The Simple Retrofit

From an environmental perspective, there’s an obvious problem with building a new home: it’s an activity of mass consumption. There are already 120 million single-family homes and duplexes in the United States; do we really need more?

Extensive development alone is a good enough reason to intelligently retrofit an existing home rather than building new green structures, but the key is to do so with as little waste as possible. One option for retrofitting older homes is to install new smart home technology that can automate home regulation to reduce energy use.

Real estate agent Roxanne DeBerry sees clients struggle with issues of efficiency on a regular basis. That’s why she recommends tools like the Nest Thermostat, which develops a responsive heating and cooling schedule for the home and can be remotely adjusted via smartphone. Other smart tools for home efficiency include choosing Energy Star appliances and installing water-saving faucets and low-pressure toilets. These small changes add up.

Big Innovations

Ultimately, the most effective approach to green housing is likely to be aggressive retrofitting of everything from period homes to more recent construction. This will reduce material use where possible and prevent further aggressive land use. And finally, designers, activists, and engineers are coming together to develop such structures.

In the UK, for example, designers are interested in finding ways to adapt period houses for greater sustainability without compromising their aesthetics. Many have added solar panels, increased their insulation levels, and recently they even developed imitation sash triple glazed windows. As some have pointed out, the high cost of heating these homes without such changes will push these homes out of relevance without these changes. This is a way of saving existing structures.

Harvard is also working on retrofitting homes for sustainability. Their HouseZero project is designed for near-zero energy use and zero carbon emissions using geothermal heating and temperature radiant surfaces. The buildings bridge the gap between starting over and putting up with unmanageable heating and cooling bills.

It will take a long time to transition the majority of individuals to energy efficient, green housing but we’re headed in the right direction. What will your next home be like? As long as the answer is sustainable, you’re part of the solution to our chronic overuse – of land, energy, water, and more.

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Environment

How the Auto Industry is Lowering Emissions

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Currently, the automotive industry is undergoing an enormous change in a bid to lower carbon emissions. This has been pushed by the Government and their clean air plans, where they have outlined a plan to ban the sale of petrol and diesel cars by 2040.

Public Health Crisis

It is said that the levels of air pollution lead to 40,000 early deaths in the UK, with London being somewhere that is particularly bad. This has led to the new T-Charge, where heavy polluting cars will pay a new charge on top of the existing congestion charge. Other cities have taken action too, with Oxford recently announcing that they will be banning petrol and diesel cars from the city centre by 2020.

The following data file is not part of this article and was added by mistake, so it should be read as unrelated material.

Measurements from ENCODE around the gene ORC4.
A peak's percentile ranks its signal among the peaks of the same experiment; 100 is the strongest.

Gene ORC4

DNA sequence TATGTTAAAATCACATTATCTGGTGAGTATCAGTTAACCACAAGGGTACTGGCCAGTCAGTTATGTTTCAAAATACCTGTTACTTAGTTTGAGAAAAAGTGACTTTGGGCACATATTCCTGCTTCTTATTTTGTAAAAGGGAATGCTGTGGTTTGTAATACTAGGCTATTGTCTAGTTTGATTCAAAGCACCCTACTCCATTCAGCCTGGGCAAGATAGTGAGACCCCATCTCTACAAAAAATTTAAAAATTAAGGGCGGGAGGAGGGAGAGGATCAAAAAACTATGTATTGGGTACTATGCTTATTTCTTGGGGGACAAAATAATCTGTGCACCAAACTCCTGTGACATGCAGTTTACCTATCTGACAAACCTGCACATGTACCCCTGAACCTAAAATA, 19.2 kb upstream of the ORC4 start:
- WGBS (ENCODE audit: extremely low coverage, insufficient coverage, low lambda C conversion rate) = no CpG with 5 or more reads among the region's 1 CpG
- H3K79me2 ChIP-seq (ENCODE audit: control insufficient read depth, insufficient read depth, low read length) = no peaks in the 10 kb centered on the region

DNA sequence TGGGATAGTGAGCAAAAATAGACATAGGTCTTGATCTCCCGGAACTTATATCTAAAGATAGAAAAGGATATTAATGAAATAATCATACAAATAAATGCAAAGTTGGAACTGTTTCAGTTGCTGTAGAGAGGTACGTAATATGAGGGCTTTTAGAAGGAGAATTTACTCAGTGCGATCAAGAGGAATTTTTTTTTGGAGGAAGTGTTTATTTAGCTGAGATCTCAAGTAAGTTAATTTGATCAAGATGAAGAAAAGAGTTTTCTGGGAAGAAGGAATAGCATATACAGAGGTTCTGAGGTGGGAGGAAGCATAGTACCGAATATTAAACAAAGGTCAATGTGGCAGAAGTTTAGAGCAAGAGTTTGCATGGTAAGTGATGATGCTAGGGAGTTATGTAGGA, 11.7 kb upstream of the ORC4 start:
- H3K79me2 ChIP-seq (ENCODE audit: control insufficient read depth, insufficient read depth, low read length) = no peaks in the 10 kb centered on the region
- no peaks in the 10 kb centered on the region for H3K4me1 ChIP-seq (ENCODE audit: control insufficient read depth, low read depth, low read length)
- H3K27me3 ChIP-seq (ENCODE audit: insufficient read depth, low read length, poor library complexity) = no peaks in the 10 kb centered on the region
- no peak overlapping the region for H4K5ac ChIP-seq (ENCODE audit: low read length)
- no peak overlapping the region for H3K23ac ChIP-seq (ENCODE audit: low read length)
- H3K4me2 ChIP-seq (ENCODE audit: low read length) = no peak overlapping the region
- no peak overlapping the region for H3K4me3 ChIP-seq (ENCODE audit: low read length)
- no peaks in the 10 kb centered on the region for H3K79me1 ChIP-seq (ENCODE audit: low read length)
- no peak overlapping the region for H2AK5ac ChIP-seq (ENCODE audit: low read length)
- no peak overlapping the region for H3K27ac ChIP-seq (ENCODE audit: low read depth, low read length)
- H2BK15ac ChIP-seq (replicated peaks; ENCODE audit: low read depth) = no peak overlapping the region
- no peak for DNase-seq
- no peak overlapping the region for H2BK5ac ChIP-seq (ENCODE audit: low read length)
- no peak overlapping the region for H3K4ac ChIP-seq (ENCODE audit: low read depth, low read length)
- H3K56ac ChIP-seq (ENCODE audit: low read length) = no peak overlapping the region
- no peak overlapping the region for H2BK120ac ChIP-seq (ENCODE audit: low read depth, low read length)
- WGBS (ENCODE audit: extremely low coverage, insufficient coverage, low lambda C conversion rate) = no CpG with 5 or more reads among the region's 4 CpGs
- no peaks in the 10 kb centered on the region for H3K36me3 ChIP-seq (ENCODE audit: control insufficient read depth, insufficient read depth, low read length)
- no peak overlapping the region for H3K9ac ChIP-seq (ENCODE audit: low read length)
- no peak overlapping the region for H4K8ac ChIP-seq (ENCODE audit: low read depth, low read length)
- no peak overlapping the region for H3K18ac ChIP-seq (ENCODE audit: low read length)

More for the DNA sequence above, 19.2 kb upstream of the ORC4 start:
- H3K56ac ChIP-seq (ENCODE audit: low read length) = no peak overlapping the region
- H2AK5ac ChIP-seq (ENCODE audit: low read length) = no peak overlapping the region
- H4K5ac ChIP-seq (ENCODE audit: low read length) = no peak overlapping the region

Eco-Friendly Vehicles

It is clear that the Government is taking action, but what about the auto industry? With the sale of petrol and diesel plummeting and a sharp rise in alternatively fuelled vehicles, it is clear that the industry is taking note and switching focus to green cars. There are now all kinds of fantastic eco-friendly cars available and a type to suit every motorist whether it is a small city car or an SUV.

Used Cars

Of course, it is the cars that are currently on the road that are causing the problem. The used car market is enormous and filled with polluting automobiles, but there are steps that you can take to avoid dangerous automobiles. It is now more important than ever to get vehicle checks carried out through HPI, as these can reveal important information about the automobile’s past and they find that 1 in 3 cars has a hidden secret of some kind. Additionally, they can now perform recall checks to see if the manufacturer has recalled that particular automobile. This allows people to shop confidently and find vehicles that are not doing as much damage to the environment as others.

Public Perception

With the rise in sales of alternatively fuelled vehicles, it is now becoming increasingly more common to see them on UK roads. Public perception has changed drastically in the last few years and this is because of the air pollution crisis, as well as the fact that there are now so many different reasons to switch to electric cars, such as Government grants and no road tax. A similar change in public opinion has happened in the United States, with electric car sales up by 47% in 2017.

Progress

The US is leading the way for lowering emissions as they have declined by 758 million metric tons since 2005, which is the largest amount by far with the UK in second with a decline of 170 million metric tons. Whilst it is clear that these two nations are doing a good job, there is still a lot of work that needs to be done in order to improve the air quality and stop so many premature deaths as a result of pollution.

With the Government’s plans, incentives to make the change and a change in public perception, it seems that the electric car revolution is fully underway.